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IPFS News Link • Economy - International

What To Do As "US Empire" Crumbles And Global Shipping Goes Back To A 19th Century...

•, by Tyler Durden

Markets started 2024 as wildly optimistic --and wildly wrong-- about rates as they did 2023: is there something structurally wrong with economics, or just them? After all, yesterday's US retail sales were much stronger than expected, industrial production better than consensus, and while the Fed's Beige Book said the labor market was cooling, with increased consumer "price sensitivity", businesses expectations were positive and/or improved. In other words, doing nothing is a realistic option for the Fed. Moreover, UK inflation was stronger than expected, as Canadian core CPI had been earlier this week, and Australia's Melbourne Institute survey today was an unchanged 4.5% y-o-y. On top, we got more central-bank speech saying "We aren't cutting rates anytime soon." And they aren't. That said, Australia's jobs data today collapsed -65.1K, having been +72.6K last month, with full-time jobs -106.6K, yet unemployment staying at 3.9% due to a plunging participation rate. The AUD didn't like that much, and neither will the RBA. However, both this and last month's job figures are mad in a population of 25m.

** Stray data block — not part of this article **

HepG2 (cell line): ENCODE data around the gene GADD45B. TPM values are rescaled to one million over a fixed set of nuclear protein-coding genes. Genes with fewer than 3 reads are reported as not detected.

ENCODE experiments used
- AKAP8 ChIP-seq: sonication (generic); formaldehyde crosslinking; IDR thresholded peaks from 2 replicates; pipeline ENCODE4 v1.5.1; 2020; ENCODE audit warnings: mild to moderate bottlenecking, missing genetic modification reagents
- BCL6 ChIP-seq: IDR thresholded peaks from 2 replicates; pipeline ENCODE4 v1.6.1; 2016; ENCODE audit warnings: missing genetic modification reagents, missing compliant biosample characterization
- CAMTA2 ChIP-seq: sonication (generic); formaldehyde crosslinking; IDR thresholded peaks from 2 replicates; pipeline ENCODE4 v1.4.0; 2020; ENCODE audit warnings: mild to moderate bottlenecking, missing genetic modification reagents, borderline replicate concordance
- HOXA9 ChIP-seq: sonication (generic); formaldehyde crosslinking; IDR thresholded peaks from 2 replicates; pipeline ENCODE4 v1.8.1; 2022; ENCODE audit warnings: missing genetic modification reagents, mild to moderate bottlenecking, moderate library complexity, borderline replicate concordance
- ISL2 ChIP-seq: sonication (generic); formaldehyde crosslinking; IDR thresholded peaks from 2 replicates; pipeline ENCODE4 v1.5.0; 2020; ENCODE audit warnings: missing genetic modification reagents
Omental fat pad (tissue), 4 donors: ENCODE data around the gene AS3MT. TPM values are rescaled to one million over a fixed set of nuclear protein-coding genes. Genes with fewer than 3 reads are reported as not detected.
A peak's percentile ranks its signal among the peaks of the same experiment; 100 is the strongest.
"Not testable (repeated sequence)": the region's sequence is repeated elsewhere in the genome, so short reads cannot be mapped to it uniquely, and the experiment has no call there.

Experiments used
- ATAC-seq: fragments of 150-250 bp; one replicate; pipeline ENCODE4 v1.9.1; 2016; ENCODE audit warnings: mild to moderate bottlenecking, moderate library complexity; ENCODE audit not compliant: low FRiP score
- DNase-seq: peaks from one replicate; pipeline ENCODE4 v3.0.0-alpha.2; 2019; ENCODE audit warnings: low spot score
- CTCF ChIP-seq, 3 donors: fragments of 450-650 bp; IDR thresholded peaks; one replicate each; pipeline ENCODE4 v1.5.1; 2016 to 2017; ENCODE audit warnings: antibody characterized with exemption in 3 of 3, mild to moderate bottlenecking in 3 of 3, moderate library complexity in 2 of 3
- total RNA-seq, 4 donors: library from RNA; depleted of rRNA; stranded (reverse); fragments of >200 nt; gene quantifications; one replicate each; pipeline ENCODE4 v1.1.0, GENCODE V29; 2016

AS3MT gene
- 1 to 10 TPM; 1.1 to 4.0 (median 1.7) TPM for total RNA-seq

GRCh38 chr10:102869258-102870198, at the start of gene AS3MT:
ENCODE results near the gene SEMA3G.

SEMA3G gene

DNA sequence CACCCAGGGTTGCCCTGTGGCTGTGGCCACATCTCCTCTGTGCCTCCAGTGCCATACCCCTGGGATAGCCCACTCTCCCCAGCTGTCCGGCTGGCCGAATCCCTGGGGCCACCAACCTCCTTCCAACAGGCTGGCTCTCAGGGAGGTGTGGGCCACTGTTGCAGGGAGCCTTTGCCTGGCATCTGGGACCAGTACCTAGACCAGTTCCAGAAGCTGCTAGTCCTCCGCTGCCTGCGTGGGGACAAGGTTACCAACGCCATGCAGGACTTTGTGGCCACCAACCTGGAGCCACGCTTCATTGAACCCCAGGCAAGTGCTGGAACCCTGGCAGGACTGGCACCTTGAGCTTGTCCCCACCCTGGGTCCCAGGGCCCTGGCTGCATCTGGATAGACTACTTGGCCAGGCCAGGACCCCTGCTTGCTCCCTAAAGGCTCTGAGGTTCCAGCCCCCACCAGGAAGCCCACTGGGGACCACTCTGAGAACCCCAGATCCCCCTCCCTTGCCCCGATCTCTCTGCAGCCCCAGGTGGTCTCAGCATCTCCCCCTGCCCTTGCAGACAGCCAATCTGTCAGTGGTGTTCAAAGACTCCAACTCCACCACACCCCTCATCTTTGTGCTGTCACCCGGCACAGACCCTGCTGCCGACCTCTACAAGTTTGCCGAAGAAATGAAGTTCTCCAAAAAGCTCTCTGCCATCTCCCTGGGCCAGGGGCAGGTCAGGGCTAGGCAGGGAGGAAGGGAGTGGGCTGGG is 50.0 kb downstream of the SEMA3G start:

On economics, markets, and being structurally wrong, Davos just saw "anarcho-capitalist" Argentinian President Milei lambast its attendees for abandoning the "values of the West" - to warm applause. Moreover, JP Morgan CEO Dimon said, "I think this negative talk about MAGA is going to hurt Biden's electoral campaign," adding Trump, "was kinda right about NATO. Kinda right about immigration. He grew the economy quite well. Tax reform worked. ... I don't like how he said things about Mexico, but he wasn't wrong about some of these critical issues, and that's why they're voting for him." Both comments are worth noting regardless of whether one agrees or not.